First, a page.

When you have internationally located family members or non-U.S. citizen relatives, you may want to make one a beneficiary of your U.S.-based retirement account. You probably already have an idea of the different tax issues faced by non-U.S. citizens, so making your beneficiary designation will raise questions about whether it is a good idea.
First, it is possible to name a non-U.S. citizen as a retirement account beneficiary. The retirement account could be an IRA, a 401(k), or a similar account. When you make the designation, the account administrator may need more information about whether the beneficiary is a “U.S. person” or a “foreign person” for United States tax purposes. U.S. persons include citizens, residents, estates of citizens, domestic trusts, and domestic business organizations. Foreign persons include nonresident aliens, foreign estates, foreign trusts, and foreign business organizations.
If the administrator determines that your beneficiary is a foreign person, it will withhold 30% of retirement plan distributions to that person to pay taxes. To show that a beneficiary is a resident rather than a foreign person, you may need to provide additional documentation to the administrator. Further, you may be able to avoid the 30% rate if the beneficiary is a citizen of a country that has a tax treaty with the United States.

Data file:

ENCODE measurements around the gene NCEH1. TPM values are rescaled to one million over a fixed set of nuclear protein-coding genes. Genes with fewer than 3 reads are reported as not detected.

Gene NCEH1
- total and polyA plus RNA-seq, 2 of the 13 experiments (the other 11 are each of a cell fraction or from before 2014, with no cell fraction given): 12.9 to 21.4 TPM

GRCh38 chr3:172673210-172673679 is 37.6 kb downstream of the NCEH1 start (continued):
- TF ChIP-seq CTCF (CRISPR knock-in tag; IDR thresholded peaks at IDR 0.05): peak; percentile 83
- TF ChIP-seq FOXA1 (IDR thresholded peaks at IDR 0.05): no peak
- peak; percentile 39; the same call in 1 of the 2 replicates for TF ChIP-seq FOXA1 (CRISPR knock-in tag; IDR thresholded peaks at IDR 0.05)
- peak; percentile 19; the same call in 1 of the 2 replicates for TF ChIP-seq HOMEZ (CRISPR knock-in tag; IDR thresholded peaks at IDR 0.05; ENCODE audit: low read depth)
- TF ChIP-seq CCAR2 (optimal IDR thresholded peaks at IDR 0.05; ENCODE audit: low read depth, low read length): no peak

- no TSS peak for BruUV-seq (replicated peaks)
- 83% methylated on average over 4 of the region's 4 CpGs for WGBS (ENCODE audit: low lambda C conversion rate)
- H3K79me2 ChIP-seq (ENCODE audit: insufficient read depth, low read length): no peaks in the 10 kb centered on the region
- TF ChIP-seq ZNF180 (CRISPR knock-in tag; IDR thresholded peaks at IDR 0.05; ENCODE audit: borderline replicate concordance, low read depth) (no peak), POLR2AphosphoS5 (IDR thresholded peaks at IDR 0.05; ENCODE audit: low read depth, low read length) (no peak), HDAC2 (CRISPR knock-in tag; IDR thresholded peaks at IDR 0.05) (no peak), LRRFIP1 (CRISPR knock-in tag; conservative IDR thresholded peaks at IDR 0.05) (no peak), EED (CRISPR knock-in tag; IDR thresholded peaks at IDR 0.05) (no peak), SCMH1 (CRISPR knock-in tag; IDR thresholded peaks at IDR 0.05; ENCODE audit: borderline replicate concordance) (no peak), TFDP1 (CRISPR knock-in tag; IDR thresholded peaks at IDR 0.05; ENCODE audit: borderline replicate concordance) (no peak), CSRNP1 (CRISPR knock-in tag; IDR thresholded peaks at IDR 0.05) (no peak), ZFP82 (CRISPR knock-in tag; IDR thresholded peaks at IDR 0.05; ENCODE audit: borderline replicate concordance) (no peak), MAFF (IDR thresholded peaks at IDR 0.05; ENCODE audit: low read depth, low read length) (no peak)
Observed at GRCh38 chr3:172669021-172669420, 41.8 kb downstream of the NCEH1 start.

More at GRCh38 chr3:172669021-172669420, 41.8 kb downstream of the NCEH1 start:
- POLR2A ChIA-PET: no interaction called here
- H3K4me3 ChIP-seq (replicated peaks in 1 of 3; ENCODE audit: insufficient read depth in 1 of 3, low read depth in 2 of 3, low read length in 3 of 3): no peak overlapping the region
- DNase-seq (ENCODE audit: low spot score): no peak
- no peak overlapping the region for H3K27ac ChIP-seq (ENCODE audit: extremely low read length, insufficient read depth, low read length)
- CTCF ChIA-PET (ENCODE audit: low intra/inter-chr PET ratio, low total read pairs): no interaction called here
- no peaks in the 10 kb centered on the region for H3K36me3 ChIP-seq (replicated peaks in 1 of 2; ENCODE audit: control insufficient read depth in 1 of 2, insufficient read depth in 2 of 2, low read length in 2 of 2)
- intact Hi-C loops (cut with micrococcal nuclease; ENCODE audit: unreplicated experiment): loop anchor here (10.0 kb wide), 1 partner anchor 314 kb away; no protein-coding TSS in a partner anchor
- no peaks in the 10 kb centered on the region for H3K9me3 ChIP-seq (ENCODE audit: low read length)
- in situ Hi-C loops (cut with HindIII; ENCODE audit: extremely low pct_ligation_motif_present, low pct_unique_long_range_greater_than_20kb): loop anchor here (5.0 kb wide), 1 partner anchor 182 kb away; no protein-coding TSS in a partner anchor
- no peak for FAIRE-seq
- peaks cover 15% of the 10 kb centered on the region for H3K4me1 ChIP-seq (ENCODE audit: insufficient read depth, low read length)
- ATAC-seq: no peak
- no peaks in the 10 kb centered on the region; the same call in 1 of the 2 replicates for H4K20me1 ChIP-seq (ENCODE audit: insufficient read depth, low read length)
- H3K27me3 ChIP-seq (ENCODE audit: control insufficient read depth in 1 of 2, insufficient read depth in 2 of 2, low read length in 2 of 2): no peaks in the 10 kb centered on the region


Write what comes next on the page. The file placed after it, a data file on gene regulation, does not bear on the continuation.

That 30% withholding rate can substantially reduce what your beneficiary actually receives from your retirement plan. You and your beneficiary have a few options to work around it. Your beneficiary could decide to disclaim the distributions and allow them to pass to the contingent plan beneficiary (the backup person if the main beneficiary passes away or disclaims distributions). But this might frustrate your original intent in making the designation. Instead, if you want to give the plan distributions to your spouse, you could create a qualified domestic trust and make it the beneficiary.
There may be some other options for you if you want to benefit a non-spouse but do not want the 30% tax rate. An estate planning attorney who is experienced with international families can help you make an informed decision about your beneficiary designation on a retirement account.
Planning your estate? Look to Janet Brewer, Esq. for thorough and thoughtful estate planning advice. Janet’s more than 20 years of legal experience will give you confidence and peace of mind. To schedule a “Get Acquainted” meeting, visit Janet's website or call her office at (650) 469-8206.